Now, why? Well, because Passover was a festival of freedom and the Jewish people were a conquered people under the iron boot of the Roman empire, a brutal empire. They were a colony; they were a subject people. They were living now in a new kind of servitude, a new kind of bondage. Now, not in Egypt, but in their own land, now under the boot of Rome. It was at Passover when the city was filled with pilgrims that the Roman governors would enter the holy city now by the Western gate of the city. Imagine for a moment, Pontius Pilate entering Jerusalem with a legion of soldiers before him, with cavalry accompanying him, with soldiers carrying insignias - Caesar, son of God, emperor of Rome. Pilate entered the city, the historians tell us, from the Western gate of the city coming from his palace fortress [Cesarea] by the Mediterranean sea, entering the city in regal outfit, riding on a war horse.

The scholars tell us that Jesus entered the city from the Eastern gate. I was in Jerusalem at Holy Week a few years ago and saw that Eastern gate, a place where Jesus entered the city. It is likely that he entered at about the same time that Pilate entered, sending a message, do not even think of freedom. Do not even think of liberty. You are subjects of Rome, slaves of the empire. Don't even think about it. And Jesus entered the city not on a warhorse, not with a legion of soldiers before him, not with a cavalry, he entered the city humble riding on a donkey.

Blessed is he who comes in the name of the Lord, hosanna in the highest. He was sending a message Pilate's way. That is the world's way. God has another way.

Rejoice greatly, O daughter Zion!

   Shout aloud, O daughter Jerusalem!

Lo, your king comes to you;

   triumphant and victorious is he,

humble and riding on a donkey,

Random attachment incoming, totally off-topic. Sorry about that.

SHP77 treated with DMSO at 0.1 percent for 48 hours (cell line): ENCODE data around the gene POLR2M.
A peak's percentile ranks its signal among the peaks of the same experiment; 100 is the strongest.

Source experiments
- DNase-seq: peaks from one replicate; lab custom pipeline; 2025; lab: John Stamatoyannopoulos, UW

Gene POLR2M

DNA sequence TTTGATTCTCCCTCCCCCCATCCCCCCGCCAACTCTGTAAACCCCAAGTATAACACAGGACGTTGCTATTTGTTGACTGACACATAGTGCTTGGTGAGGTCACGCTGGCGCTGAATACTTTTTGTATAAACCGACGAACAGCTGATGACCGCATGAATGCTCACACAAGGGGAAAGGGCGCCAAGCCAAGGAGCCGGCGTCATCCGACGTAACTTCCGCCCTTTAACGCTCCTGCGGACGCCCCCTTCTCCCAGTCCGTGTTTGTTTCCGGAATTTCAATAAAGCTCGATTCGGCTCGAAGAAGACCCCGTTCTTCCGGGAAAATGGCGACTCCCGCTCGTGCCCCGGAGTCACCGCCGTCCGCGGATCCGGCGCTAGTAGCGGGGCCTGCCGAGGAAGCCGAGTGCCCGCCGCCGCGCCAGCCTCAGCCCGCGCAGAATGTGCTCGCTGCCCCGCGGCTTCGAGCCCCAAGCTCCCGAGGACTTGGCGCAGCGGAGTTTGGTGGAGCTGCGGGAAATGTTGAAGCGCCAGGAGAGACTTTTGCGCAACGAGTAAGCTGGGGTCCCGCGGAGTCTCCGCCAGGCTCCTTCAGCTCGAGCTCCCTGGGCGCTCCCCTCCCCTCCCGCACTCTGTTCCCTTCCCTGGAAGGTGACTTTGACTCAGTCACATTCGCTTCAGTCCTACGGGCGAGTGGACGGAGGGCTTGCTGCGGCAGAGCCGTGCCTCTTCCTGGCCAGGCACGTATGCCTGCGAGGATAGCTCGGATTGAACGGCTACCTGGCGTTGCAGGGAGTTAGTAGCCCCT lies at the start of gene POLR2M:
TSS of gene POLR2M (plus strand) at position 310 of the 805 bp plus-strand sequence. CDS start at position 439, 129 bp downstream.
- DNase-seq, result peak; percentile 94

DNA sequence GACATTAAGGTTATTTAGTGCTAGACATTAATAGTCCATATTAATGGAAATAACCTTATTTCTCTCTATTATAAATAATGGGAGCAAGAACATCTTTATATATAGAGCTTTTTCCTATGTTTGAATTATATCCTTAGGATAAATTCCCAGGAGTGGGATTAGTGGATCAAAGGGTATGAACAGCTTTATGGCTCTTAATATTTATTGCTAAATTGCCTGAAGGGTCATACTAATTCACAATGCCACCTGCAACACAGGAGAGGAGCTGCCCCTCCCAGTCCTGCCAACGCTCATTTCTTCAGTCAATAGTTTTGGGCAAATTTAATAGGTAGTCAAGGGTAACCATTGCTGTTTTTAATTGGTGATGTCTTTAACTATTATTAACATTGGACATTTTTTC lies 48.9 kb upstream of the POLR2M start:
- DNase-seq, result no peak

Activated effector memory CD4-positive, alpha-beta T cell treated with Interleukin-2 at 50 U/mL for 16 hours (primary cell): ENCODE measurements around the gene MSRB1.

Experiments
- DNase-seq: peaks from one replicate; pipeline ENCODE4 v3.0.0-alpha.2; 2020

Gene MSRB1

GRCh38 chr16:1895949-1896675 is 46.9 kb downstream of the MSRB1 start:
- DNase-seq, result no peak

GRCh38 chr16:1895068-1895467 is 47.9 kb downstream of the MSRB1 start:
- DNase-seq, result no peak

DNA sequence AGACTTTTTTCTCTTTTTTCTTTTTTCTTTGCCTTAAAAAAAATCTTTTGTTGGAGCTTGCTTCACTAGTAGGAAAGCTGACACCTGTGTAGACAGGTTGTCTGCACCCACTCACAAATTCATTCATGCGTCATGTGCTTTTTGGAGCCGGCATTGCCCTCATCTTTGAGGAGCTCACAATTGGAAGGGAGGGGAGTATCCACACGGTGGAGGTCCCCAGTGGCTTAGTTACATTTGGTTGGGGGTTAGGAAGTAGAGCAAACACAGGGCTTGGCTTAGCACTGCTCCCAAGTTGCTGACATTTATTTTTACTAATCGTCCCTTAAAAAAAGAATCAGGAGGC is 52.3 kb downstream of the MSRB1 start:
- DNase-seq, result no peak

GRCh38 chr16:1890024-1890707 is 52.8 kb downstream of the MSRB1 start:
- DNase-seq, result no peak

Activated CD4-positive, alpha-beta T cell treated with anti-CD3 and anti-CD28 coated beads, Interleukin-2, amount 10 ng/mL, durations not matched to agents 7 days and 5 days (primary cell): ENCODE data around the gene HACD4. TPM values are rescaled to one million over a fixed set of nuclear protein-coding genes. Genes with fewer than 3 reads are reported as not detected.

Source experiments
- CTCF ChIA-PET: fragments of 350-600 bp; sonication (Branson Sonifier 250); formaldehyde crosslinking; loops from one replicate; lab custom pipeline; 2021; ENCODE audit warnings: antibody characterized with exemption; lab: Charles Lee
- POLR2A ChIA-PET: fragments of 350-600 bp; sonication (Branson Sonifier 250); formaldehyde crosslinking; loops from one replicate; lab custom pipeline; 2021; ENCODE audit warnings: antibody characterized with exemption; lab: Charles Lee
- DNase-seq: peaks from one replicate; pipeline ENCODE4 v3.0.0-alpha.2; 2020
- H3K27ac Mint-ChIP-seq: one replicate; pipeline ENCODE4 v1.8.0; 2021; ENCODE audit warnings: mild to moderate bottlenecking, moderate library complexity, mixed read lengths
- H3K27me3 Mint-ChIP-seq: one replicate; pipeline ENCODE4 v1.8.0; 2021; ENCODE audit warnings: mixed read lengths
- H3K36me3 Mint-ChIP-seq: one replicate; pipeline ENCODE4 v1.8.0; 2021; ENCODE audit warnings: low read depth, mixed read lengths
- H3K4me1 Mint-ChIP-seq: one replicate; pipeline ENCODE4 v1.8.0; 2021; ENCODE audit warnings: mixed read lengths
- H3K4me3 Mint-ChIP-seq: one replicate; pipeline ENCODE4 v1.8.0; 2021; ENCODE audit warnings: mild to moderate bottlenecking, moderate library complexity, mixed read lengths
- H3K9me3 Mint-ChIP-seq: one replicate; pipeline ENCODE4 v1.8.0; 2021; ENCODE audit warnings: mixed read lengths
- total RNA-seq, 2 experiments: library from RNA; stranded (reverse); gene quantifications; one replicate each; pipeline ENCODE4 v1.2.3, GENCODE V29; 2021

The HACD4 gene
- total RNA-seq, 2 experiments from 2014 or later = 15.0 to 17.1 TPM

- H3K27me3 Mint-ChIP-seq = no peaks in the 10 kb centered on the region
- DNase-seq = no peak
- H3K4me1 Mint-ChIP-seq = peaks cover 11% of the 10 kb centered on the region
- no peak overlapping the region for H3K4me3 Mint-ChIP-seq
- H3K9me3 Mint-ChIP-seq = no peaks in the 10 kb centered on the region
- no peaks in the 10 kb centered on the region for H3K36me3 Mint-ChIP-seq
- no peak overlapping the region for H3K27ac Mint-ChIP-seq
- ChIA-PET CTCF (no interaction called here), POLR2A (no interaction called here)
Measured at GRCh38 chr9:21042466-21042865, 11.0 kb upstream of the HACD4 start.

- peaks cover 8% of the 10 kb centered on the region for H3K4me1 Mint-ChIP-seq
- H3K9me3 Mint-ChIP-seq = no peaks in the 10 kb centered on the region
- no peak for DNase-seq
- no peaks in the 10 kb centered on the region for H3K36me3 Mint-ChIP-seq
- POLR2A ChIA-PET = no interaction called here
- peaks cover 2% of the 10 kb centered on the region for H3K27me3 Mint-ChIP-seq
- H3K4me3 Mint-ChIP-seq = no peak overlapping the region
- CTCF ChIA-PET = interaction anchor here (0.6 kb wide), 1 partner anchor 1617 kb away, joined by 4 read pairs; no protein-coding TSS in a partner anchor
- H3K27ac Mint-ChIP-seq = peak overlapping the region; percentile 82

on a colt, the foal of a donkey.

And then listen to this in the prophecy:

He will cut off the chariot from Ephraim

   and the warhorse from Jerusalem;

and the battle-bow shall be cut off,

   and he shall command peace to the nations;

his dominion shall be from sea to sea,

   and from the River to the ends of the earth.

There is another way. Didn't he say blessed are the poor and the poor in spirit. There is another way, blessed are the peacemakers. There is another way, blessed are those who are persecuted because they dared to love. There is another way, blessed are those who passionately live that God's righteous justice might prevail. There is another way, love your enemies. Bless those who curse you, pray for those who despitefully use you. There is another way, father, forgive them for they know not what they do. Oh, there is another way, by this everyone will know that you are my disciples, that Jesus, that you love one another.

There is another way, you shall love the Lord your God with all your heart, with all your soul, with all your mind. Oh, this is the first and great command. He said this in Holy Week, love God with everything you've got and then love your neighbor as yourself, on this hang all the law in the prophets. Everything that Moses wrote about, everything that the prophets thundered forth about, everything the scriptures are trying to teach us, everything the tradition is trying to tell us. Love God. Love your neighbor. Love yourself. This is the other way.

For God so loved the world that he gave his only son. Love is that other way. To show us how much, to show us that way.

He deliberately entered Jerusalem on that donkey. He deliberately gave up his life to show us that love is not selfish, that love seeks the good, the welfare and the wellbeing of others. There's an old spiritual, they sang it this way, “If you cannot preach like Peter and you cannot pray like Paul, you just tell the love of Jesus, how he died to save us all.”

He didn't die for himself or what he could get out of it. He died, gave up his life for others. That's what love looks like. So just tell the love of Jesus, how he died, not for himself, how he died to save us all, and then the song goes on. Now there is a balm in Gilead to make the wounded whole. There is a balm in Gilead to heal the sin-sick soul.

The message of this week that we call Holy is that there is another way. The way of unselfish, sacrificial, redemptive love.

Rejoice daughter of Zion. Rejoice greatly, O daughter of Jerusalem, for behold your king, he comes.

The King of love, says the hymn, my Shepherd is,

Whose goodness faileth never;

I nothing lack if I am his

And he is mine forever.

God love you. God bless you. May God hold us all in those almighty hands of love.

 

CONTACT:
Nancy Cox Davidge
Public Affairs Officer